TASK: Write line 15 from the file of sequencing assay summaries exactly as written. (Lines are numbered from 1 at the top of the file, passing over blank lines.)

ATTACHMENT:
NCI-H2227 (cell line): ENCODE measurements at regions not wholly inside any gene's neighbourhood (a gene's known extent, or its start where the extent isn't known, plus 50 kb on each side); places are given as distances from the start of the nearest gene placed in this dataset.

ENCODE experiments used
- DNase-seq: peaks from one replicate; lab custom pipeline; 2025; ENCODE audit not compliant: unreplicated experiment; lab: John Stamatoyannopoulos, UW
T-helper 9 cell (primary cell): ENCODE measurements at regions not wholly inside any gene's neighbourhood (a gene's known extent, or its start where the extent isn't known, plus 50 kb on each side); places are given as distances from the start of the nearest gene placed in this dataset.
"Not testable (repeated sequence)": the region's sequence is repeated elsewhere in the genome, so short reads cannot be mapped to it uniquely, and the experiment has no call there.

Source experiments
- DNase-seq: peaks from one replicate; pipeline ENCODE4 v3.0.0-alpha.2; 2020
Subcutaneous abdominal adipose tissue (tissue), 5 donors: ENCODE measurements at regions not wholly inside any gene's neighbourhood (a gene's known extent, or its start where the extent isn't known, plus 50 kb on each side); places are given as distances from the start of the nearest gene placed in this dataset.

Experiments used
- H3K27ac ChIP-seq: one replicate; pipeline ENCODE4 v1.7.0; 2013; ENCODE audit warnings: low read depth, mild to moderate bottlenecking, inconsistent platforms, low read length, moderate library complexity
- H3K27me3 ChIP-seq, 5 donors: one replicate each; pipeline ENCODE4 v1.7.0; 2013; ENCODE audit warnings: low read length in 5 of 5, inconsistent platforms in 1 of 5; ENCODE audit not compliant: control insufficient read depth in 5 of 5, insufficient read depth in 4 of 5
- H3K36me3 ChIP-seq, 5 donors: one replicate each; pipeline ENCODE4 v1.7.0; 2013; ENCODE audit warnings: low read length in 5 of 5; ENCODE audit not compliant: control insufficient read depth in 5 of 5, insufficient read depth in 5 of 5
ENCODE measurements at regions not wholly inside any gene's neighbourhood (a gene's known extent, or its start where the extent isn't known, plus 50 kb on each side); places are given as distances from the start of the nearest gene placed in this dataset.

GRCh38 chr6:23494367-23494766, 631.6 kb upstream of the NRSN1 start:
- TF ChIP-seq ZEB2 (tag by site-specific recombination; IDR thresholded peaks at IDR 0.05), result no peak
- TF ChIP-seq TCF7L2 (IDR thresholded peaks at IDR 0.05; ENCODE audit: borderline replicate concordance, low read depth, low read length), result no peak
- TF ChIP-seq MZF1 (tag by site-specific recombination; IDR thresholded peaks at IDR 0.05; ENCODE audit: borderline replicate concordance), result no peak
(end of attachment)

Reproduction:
- TF ChIP-seq ZEB2 (tag by site-specific recombination; IDR thresholded peaks at IDR 0.05), result no peak